Intragastric layering of lipids delays lipid absorption and increases plasma CCK but has minor effects on gastric emptying and appetite

Martin Foltz*, Jeroen Maljaars, Ewoud A. H. Schuring, Robert J. P. van der Wal, Theo Boer, Guus S. M. Duchateau, Harry P. F. Peters, Frans Stellaard, Ad A. Masclee

*Corresponding author for this work

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    Foltz M, Maljaars J, Schuring EA, van der Wal RJ, Boer T, Duchateau GS, Peters HP, Stellaard F, Masclee AA. Intragastric layering of lipids delays lipid absorption and increases plasma CCK but has minor effects on gastric emptying and appetite. Am J Physiol Gastrointest Liver Physiol 296: G982-G991, 2009. First published March 26, 2009; doi:10.1152/ajpgi.90579.2008.-Intestinal intubation studies have demonstrated that lipids induce satiety, but the contribution of lipid processing by the stomach on satiety remains poorly understood. In this explorative, randomized, placebo-controlled, crossover study we tested whether delayed lipid absorption, increased cholecystokinin (CCK), decelerated gastric emptying (GE), and increased satiety can be achieved by controlling lipid distribution in the stomach. Six healthy men were intubated nasogastrically. Two treatments were performed and repeated in duplicate. In the oil-on-top treatment (OT), subjects received a fat-free liquid meal (LM, 325 ml, 145 kcal) followed by intragastric infusion of 4 g of high-oleic-acid rapeseed oil (4.6 ml, 36 kcal) labeled with 77 mg glyceryl-[C-13] trioleate. In the emulsion treatment (EM, control), 4 g of labeled rapeseed oil was incorporated into the LM (325 ml, 181 kcal); 4.6 ml of saline was infused as a control. In OT and EM a second LM was consumed at time t = 270 min. Plasma C-13-C18:1, CCK and satiety were measured over 480 min. GE was determined by the paracetamol absorption test. OT delayed oleic acid absorption shown by an increased lag time of absorption (EM: 37 +/- 7 min; OT: 75 +/- 10 min; P +/- 0.01) and time at maximum concentration (EM: 162 +/- 18 min; OT: 280 +/- 33 min; P = 0.01). OT released more CCK than EM (P = 0.03), including increased CCK after the second meal. OT accelerated initial GE until 30 min postprandial. OT showed a tendency (P = 0.06) to suppress hunger and increase satiety and fullness 120-270 min postprandially. The results demonstrate that low amounts of lipids, when separated from the aqueous phase of a meal, delay lipid absorption and increase CCK. An escalating-dose study should determine whether this could have implications for the development of weight-control foods.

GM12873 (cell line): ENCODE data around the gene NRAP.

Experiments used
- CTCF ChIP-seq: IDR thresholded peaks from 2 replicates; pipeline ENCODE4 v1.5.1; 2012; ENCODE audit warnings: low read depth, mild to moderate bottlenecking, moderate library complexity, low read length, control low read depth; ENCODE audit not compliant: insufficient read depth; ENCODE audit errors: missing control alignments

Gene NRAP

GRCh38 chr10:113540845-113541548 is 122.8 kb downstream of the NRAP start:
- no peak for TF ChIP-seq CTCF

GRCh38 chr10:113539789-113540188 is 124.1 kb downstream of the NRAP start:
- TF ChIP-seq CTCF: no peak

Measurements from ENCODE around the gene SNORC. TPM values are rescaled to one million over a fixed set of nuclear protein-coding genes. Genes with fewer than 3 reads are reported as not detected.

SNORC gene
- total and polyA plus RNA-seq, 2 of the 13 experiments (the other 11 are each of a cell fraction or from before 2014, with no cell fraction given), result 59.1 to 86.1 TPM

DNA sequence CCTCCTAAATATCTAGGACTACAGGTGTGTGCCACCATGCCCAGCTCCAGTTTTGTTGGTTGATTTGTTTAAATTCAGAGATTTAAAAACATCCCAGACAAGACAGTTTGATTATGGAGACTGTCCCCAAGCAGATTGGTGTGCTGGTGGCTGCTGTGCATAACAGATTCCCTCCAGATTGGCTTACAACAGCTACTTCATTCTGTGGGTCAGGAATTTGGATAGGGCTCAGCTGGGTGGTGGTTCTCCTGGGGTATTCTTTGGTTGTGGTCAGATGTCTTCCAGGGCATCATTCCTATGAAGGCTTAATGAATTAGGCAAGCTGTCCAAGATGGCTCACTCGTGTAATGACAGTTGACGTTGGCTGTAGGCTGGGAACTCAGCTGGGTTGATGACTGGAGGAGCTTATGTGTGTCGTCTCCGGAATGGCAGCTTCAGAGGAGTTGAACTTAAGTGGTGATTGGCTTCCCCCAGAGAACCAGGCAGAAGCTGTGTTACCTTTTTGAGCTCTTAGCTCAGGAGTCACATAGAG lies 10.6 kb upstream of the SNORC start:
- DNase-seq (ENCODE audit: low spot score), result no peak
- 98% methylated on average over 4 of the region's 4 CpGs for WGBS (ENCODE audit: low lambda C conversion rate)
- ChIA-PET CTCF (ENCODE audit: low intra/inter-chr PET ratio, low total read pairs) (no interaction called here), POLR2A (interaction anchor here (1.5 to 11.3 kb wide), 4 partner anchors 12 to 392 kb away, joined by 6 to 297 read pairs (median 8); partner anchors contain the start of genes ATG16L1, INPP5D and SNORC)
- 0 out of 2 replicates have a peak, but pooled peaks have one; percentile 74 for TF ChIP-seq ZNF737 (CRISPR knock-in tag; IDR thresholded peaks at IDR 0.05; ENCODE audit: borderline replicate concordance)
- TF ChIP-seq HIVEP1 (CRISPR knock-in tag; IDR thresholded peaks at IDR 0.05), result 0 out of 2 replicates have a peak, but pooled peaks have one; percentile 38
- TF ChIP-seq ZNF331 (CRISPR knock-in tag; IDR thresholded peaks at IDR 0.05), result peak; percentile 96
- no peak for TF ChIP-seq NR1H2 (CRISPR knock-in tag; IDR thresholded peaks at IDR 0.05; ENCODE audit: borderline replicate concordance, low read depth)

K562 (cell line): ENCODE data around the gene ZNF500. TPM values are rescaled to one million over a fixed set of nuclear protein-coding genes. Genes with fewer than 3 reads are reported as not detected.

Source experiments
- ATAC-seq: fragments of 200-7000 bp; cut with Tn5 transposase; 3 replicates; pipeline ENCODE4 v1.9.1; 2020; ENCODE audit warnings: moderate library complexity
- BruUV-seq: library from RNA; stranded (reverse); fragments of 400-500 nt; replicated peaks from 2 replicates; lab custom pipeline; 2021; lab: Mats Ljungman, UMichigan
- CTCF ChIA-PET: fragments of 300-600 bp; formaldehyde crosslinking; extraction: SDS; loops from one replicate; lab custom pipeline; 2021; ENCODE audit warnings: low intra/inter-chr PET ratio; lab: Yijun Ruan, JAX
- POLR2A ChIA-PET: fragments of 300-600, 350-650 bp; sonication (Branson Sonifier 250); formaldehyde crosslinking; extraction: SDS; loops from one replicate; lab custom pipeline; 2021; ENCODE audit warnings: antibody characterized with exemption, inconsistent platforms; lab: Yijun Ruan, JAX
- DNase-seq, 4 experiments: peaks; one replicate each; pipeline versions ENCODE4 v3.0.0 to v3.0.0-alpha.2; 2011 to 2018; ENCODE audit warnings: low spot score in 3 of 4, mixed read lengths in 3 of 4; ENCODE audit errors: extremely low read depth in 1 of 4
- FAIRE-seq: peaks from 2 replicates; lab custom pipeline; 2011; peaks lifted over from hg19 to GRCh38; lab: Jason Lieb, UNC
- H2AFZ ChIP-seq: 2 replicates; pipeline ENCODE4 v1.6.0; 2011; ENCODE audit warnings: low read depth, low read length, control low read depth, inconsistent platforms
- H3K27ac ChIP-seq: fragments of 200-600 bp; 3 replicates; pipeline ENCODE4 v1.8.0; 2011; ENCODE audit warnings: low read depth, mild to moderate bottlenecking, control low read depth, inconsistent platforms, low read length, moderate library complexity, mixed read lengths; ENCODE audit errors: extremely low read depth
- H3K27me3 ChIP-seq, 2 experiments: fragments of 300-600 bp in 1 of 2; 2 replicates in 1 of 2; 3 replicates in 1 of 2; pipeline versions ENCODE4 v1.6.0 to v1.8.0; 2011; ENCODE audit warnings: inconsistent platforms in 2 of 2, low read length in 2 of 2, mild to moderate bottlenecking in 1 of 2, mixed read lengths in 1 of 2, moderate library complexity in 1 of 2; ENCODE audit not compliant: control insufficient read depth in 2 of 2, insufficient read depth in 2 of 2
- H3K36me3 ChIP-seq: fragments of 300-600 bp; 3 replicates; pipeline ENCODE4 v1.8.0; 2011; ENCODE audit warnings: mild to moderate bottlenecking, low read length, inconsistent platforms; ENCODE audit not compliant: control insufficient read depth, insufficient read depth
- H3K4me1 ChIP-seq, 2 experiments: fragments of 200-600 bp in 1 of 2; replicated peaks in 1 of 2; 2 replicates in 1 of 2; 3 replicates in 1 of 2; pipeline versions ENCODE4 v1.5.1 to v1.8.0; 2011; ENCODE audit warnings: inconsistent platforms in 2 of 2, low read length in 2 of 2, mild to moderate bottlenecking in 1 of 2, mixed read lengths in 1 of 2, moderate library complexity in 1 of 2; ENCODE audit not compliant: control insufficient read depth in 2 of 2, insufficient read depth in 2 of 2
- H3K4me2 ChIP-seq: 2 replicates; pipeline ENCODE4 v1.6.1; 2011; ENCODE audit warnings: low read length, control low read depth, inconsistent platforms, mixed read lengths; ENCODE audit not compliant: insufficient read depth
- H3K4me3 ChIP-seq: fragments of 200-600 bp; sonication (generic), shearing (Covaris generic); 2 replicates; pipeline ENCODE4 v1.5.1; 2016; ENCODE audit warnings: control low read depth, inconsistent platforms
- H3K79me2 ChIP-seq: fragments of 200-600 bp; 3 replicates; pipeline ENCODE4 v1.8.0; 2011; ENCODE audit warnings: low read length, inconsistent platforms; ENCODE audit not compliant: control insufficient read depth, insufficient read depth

Original languageEnglish
    Pages (from-to)G982-G991
    Number of pages10
    JournalAmerican Journal of Physiology-Gastrointestinal and Liver Physiology
    Issue number5
    Publication statusPublished - May-2009


    • hunger
    • satiety
    • oleic acid
    • paracetamol absorption test
    • liquid meal

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